Wednesday, June 28, 2006

Summertime..... and the living is easy




It doesn't get much better than an ice cream cone on a hot summer day. As Wallace Stevens once said "The only emperor is the emperor of ice cream."

Monday, June 26, 2006

Taking Root





Sunday afternoon provided the rare opportunity and treat to visit several organic farms outside of Richmond in New Kent County. The main attraction for me was having the chance to visit Amy's Garden and see exactly where our farm share dollars are going and where all of our delicious produce comes from. I get a delivery every Monday, and it always seems to be an immaculate vegetation- now I can visualize where it all grows. Rye (my 9 month old) and I made the rounds of a few farms, an impromptu one-day-only farmer's market that included fresh pastas from Richmond's West End ( go figure) and some of the most beatiful sunflowers around. We even saw a demonstration of border collies at work herding sheep. One of the highlights was picking some turnips right out of the ground. Amy said that most people bitch about the turnips- I can't get enough of them- they are as sweet as an apple. I was dubbed Turnip Man.

Monday, June 12, 2006

No Chicken Nuggets in My House !

That's a refrain that I used to chant before we had kids. This is me checking our collective food pulse.

Eat to Live or Live to Eat- how will the kids turn out ? It seems like it must be more nurture than nature.

My two year old is generally a good eater, although he's gotten quite a bit pickier in past two or three months. He started eating solid food at about 7 months and would eat anything I put in front of him for a while. I tried to expose him to lots of things so that he is comfortable with a variety of flavors and textures. These are some of the more interesting delicacies on his life list thus far:

Liver and onions
sausages
steamed oysters
scungilli
squid
arugala
bok choy
tofu (last night for the first time)
snap peas
melons of all kinds
eggplant

He absolutely loves fruit of any kind, candy (dandy to him), and probably leans more sweet than savory (mom's influence)

We were at a friiend's tonight and the witching hour came and he had Kraft Mac and Cheese for the first time. For some reason I have been protecting him from eating mac cheese and chicken nuggets because of a deep-seated fear that he'll become addicted somehow like so many kids, But then I thought, he's only 2 and he won't be eating it every night, and besides all that, I snuck a bite when he wasn't looking and had forgotten how good it was !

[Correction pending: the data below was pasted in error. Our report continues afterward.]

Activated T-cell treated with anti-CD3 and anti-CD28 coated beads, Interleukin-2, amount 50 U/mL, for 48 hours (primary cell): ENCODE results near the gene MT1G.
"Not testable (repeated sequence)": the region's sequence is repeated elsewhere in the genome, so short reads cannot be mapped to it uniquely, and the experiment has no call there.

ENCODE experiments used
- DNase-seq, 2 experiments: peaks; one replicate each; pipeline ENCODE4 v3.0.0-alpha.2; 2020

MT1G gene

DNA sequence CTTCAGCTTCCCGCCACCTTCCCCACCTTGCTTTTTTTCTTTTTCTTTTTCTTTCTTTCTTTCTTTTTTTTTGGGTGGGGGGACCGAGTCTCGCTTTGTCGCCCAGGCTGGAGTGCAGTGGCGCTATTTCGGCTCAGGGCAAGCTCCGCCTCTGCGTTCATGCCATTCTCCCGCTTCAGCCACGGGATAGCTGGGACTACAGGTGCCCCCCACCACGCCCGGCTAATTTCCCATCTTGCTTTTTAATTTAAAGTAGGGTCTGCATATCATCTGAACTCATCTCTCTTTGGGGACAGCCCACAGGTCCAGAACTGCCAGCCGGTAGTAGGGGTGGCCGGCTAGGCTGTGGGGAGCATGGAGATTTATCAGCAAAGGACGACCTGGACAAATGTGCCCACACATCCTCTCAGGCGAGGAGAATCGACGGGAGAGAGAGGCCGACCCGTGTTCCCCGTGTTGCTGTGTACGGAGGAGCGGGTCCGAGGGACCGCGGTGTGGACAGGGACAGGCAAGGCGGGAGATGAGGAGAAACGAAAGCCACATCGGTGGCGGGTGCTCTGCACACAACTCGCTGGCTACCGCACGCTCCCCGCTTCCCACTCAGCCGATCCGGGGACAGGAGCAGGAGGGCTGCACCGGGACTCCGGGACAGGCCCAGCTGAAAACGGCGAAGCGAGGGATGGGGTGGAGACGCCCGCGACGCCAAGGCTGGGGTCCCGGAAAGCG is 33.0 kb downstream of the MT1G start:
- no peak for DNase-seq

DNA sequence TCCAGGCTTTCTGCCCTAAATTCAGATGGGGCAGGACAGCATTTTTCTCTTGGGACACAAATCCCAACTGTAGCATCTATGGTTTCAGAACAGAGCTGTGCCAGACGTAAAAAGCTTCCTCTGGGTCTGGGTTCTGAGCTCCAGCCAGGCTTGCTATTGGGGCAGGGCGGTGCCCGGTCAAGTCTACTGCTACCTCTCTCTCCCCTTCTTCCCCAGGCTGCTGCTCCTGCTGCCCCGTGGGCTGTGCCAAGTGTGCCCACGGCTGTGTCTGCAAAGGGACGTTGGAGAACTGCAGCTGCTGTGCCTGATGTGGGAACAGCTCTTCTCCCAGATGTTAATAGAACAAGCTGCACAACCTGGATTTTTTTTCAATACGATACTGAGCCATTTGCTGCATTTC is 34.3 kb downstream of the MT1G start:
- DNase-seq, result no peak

Sunday, June 11, 2006

The Lexus and the Olive Tree





This may sound like a fairly obvious statement... "so much about cooking is the process." Granted, hands down, ingredients trump process, but in many endeavors, bad process can destroy the best ingredients, I tend to be more on the experimental throw it all together side of cooking- I have some kitchen experience and pretty good intuition, so I am usually ok with process. I want to share one recipe that I make where I am superstitious about how I make it.

My grandmother originally taught me and my mother reinforced the process for making hummus, a staple in an arab kitchen, more common than peanut butter growing up. The process my mother taught me always struck me as the merging of two worlds- the traditional one that my father grew up in during the 40's in Palestine and then the 50's and 60's in Beirut, and the more modern one that Williams Sonoma has ushered in over the past 20 years.

The most important step for me, and the one that takes me back in time, is the mashing of garlic cloves with sea salt in an old wooden mortar and pestle. And then rinsing it with freshly squuezed lemons into the bowl of my cuisinart, where this sour garlicky soup is ground smooth with chickpeas, tahini (sesame paste), olive oil, and my personal touch,ground cumin. The results are almost perfect every time- a little different each batch depending on the proportions I use, the intensity of the garlic and lemon, and the position of the moon. I have to smile to myself every time I witness two generations and technologies mixed together in a dish of chickpea spread.